Those states that ceased reforming had to return to repressing their people. The next question is one of competency and execution: were the states effective or ineffective at repression. Those that weren’t engaged in counter-effective repressions or encouraged wars to unify their people. These regimes fell, and their people (such as in Ukraine and Serbia) are now back at the “Maintain Reforms” stage.
On the other hand, Russia is an effective repressor. States like Russia have backslid into the “Communist politics” stage, becoming authoritarian regimes. Will they maintain authoritarianism and grow like China, or ditch authoritarianism and try again?
The only method known to work for creating a full democracy is No to Communist Economics -> No to Communist Politics -> Maintain Reforms. Any other path is speculative in this context.
The chart I created is also available in >PDF and >ODG [OASIS / OpenOffice 2.0] format.
Chirol has written a new post-Communism diagram at Coming Anarchy. I responded to his old diagram with one focusing on politics and economics. Here’s one focusing on connectivity, nationalism, and authoritarianism
As with the last post, the process begins 1989, when functioning Communist Cores existed. The largest of these was the Soviet Union and its satellites, but the Communist Cores extended into China, Korea, and other states. The states in the Cores were tied together through industrial exchange and foreign aid
In this diagram, the first choice a Communist state has after the fall of Communism is further disconnect from the world or not? The only state saying yes to this is North Korea, which has lived with its Juche peace ever since.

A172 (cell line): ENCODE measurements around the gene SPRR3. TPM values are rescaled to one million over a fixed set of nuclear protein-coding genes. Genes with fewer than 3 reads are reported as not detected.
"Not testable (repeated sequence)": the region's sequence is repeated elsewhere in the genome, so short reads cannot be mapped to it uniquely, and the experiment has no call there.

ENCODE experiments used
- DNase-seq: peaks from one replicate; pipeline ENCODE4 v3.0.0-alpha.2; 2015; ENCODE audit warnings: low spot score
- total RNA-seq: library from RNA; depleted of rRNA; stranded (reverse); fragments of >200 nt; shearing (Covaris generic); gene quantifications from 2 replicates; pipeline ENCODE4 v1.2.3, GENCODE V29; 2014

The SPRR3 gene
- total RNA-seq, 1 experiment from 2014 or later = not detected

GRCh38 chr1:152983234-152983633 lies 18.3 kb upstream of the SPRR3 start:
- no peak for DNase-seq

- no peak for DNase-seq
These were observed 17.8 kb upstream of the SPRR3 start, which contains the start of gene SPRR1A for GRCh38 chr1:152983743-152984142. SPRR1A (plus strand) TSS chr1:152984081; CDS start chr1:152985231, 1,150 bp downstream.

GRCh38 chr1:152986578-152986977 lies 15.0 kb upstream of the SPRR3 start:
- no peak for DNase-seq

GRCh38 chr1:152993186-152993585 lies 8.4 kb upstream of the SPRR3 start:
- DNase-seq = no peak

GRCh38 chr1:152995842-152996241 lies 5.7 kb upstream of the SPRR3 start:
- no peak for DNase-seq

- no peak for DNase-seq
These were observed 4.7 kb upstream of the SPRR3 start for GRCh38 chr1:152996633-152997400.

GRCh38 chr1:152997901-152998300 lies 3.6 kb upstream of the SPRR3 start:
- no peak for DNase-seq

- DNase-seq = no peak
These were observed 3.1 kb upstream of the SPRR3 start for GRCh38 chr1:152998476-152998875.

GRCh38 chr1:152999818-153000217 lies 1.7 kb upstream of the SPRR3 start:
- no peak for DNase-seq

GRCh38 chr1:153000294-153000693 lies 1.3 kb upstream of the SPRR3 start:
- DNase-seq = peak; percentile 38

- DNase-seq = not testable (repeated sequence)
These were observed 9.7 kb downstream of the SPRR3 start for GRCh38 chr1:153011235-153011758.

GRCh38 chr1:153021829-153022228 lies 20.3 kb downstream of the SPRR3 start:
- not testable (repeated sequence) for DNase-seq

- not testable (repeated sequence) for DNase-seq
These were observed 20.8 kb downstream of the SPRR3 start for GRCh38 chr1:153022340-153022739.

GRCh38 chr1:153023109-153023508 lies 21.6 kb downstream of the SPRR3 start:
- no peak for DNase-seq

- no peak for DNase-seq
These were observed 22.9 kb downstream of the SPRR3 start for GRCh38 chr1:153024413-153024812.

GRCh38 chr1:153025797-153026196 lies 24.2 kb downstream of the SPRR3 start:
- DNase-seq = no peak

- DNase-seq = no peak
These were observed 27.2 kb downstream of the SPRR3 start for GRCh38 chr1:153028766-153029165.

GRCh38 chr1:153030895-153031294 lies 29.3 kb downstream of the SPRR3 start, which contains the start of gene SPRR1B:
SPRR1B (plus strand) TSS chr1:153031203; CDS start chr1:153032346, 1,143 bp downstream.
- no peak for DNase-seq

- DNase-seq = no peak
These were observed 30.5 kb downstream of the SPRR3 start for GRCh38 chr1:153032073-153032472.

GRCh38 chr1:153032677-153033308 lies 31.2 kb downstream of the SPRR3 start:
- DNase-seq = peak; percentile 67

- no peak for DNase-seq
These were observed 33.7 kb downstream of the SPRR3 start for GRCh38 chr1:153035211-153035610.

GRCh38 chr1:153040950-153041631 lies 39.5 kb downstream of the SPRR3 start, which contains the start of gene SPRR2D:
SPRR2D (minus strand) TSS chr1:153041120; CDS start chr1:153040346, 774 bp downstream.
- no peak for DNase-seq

For countries that desire to reconnect to the world, the next question is whether to embrace nationalism or not. Many states, such as Serbia and China, chose nationalism. For these nationalists ex-Communists, authoritarianism developed naturally. The next choice is vital: is there a war or insurgency? If there is, like in Serbia, the continues until the government faces strategic despair and the people revolt. Once the will to win is gone, peace and democracy rise.
If there is no war, the authoritarian state grows into the outside world. This is the situation enjoyed by Vietnam and China.
The post-Communist non-nationalist can choose whether or not to be authoritarian. Those states saying no in the early nineties included Poland, Czechia, and Latvia. These places immediately enjoy peace and democracy.
However, some of these non-nationalists chose to embrace authoritarianism. Ukraine, Georgia, and Uzbekistan were classic examples of this. The next choice is made for them: does the state face an Islamic insurgency? Those that do find themselves in a very long struggle. Those that don’t will face populations that try to build liberal networks. When these states have peaceful revolutions, like Ukraine and Georgia, they become peaceful democracies. Others, such as Cuba and Belarus, are not yet at this stage.
You can see full versions of the chart by left-clicking on them. Otherwise, you can download them in Adobe Acrobat or OpenOffice.org 1.9 beta format.